Meet the Poet: Aura of Love (The Forthright Omnipotence Era Series) by Caldwell Lee

Meet the Poet: Aura of Love (The Forthright Omnipotence Era Series)
Caldwell Lee
CreateSpace (2010)
ISBN 9781452811550
Reviewed by William Phenn for Reader Views (3/11)

Well I must say, “This one is different.” Within its 162 pages, it covered the spectrum from Rap to Haiku. The beginning is a bit repetitive and dry, but as you continue reading, it gets more involved and complex.

“Aura of Love” for example, was a poem from the title and was a bit boring. I don’t know if it was intentional, but some of the misspelled words and improper English tended to make it a confusing read. Such was the case with, “In the Realm of the Poet.” What is intended to be a rhyming poem misses the mark in some lines and struggles with meter.

As it seems, the book does redeem itself with verse such as, “Call Him Obama What.” There were a few editing quirks in it but it was good verse for the most part.

There is a definite scope of controversial subjects covered and some social topics that are dealt with. “The Poets Story” is a good example of the social paradox discussed.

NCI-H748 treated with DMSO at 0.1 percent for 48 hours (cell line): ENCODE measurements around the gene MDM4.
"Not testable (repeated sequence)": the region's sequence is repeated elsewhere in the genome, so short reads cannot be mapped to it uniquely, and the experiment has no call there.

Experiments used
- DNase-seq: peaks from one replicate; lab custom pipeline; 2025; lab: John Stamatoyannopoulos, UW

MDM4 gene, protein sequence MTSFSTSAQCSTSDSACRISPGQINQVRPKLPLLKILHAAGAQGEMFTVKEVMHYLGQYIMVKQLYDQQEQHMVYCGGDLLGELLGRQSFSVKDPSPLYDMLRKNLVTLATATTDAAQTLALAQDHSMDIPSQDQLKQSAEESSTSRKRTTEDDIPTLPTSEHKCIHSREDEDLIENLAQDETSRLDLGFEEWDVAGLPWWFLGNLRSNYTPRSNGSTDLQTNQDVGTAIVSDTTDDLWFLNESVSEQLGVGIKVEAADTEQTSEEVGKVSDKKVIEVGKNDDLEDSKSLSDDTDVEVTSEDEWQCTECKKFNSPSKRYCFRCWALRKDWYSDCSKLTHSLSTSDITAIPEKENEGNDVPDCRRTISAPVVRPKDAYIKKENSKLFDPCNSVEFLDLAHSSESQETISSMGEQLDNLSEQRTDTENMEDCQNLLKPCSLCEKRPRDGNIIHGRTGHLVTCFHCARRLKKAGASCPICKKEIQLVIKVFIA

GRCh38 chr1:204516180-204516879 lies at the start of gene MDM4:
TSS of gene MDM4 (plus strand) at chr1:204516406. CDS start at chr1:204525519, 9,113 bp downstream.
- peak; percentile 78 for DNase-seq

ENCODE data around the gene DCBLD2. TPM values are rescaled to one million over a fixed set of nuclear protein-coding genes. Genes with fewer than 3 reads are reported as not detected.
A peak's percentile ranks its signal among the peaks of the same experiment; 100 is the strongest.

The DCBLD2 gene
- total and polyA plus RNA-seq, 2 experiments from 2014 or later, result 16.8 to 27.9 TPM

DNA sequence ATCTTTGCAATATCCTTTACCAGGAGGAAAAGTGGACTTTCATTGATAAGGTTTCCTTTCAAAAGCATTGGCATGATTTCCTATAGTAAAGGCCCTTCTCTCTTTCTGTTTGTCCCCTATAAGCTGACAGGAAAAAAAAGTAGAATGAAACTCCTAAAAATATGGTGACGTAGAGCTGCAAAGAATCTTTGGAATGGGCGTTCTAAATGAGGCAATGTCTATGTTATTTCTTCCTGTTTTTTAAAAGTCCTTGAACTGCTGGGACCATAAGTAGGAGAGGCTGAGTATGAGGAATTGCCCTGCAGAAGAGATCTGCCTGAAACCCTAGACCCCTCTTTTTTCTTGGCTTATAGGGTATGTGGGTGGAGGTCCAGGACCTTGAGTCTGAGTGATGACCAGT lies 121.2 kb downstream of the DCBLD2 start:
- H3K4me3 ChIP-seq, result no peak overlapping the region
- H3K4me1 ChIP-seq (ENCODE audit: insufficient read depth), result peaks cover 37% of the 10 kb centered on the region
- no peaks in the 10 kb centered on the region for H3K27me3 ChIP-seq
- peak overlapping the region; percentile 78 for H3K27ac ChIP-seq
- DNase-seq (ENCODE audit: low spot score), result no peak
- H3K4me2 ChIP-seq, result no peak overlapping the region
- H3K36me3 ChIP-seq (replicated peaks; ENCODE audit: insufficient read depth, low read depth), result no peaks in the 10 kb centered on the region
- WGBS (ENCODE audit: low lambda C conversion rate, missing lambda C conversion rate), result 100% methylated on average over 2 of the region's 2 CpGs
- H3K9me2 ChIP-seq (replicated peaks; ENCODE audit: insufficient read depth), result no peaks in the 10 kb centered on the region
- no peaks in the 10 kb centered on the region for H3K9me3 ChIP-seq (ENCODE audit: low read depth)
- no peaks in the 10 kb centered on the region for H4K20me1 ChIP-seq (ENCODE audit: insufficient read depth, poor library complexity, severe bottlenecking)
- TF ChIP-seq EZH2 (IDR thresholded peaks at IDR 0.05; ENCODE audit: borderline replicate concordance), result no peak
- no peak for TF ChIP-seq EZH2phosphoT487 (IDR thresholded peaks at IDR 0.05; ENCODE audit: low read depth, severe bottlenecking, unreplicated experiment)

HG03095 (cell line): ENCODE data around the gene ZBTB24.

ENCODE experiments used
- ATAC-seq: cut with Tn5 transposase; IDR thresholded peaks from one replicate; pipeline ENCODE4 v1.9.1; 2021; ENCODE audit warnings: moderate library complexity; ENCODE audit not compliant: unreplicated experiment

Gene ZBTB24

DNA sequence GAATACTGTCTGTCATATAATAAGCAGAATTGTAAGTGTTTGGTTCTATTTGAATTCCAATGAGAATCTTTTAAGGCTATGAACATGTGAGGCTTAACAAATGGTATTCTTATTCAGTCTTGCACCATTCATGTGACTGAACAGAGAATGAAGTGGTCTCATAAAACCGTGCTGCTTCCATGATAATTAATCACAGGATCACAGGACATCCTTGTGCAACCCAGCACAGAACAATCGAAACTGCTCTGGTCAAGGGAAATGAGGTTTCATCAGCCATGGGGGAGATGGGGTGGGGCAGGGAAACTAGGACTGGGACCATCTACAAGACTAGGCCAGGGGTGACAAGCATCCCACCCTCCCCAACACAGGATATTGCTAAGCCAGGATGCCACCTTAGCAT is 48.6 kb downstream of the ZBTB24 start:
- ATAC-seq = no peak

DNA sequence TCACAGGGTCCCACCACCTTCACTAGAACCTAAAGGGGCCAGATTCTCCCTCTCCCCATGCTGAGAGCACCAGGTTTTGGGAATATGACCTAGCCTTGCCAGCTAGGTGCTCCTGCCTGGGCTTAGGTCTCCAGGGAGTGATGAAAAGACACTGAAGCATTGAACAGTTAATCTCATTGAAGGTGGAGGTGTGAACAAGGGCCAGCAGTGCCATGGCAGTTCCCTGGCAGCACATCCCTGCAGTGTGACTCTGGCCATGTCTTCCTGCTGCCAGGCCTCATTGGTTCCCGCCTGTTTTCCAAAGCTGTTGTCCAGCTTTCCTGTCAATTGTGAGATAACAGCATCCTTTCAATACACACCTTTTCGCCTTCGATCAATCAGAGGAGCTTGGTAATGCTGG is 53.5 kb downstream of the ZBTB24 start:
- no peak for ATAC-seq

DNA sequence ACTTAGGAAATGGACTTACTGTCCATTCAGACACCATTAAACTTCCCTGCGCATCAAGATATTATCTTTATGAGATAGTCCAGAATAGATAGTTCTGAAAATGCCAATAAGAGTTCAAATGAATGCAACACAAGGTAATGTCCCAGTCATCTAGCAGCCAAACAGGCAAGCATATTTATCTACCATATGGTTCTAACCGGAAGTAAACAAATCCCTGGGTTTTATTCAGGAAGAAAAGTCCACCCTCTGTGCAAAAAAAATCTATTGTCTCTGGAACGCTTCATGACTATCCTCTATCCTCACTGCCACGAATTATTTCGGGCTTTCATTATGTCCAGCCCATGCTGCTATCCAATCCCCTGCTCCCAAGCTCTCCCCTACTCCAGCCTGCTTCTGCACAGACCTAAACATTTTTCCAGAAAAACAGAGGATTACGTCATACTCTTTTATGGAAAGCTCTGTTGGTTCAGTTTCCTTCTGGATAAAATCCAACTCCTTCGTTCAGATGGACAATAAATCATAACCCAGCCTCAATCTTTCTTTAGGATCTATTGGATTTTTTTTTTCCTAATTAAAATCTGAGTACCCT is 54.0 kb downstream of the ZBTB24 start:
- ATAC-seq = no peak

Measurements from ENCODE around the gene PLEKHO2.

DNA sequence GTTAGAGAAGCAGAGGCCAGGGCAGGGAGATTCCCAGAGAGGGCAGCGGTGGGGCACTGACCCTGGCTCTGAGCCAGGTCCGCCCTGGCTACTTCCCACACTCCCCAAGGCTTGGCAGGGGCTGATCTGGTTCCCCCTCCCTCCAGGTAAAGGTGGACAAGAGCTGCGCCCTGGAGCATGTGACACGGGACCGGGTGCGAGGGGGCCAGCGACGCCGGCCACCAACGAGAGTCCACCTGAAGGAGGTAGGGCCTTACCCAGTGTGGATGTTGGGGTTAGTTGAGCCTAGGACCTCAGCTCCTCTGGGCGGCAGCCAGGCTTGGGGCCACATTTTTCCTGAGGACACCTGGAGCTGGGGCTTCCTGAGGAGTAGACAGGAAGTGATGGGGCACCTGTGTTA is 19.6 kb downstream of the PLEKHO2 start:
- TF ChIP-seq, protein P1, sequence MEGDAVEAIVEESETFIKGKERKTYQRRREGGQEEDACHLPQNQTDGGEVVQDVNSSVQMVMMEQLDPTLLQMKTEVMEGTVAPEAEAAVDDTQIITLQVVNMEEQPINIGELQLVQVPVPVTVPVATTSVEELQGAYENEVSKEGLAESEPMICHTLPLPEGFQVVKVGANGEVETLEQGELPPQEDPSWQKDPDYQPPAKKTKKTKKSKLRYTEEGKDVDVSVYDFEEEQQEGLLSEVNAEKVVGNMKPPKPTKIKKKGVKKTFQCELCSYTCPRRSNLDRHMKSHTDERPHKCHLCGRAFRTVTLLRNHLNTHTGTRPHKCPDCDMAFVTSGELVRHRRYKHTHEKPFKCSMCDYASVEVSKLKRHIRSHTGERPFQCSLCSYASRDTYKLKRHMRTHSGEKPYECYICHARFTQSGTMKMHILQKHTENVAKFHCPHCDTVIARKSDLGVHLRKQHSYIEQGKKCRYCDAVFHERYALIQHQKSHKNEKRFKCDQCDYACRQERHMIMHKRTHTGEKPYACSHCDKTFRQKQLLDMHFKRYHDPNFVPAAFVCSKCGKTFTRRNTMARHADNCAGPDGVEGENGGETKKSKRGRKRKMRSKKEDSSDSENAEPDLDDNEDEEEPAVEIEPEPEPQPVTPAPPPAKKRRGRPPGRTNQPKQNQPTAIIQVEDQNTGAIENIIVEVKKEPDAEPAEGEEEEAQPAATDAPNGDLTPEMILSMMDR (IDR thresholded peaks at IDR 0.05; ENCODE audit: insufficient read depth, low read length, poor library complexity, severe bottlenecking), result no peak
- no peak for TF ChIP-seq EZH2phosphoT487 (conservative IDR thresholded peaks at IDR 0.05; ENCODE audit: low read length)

The quality of the book is disappointing because the graphics are not only black and white but lacked clarity. The pictures were fuzzy and looked like third generation copies of third generation copies. Professional photographs would have improved the enjoyment of the book tremendously. The front cover sports a color picture of the author, but even that one (done on glossy stock) is amateurish and unclear. There is some writing in the picture that is not clear or readable making for an unappealing cover.

I clearly think that this volume would cater to a more adult audience and not having the benefit of reading his other works, would venture to say, “This book deserves a cautious look.” It is not the average poetry book and it could use some serious editing.  Because of the editing issues and such things as two different page 112’s and 113’s, a page with no number after the second 113 and then it jumped to page 120  contributed to it earning a grade of a high “C”.

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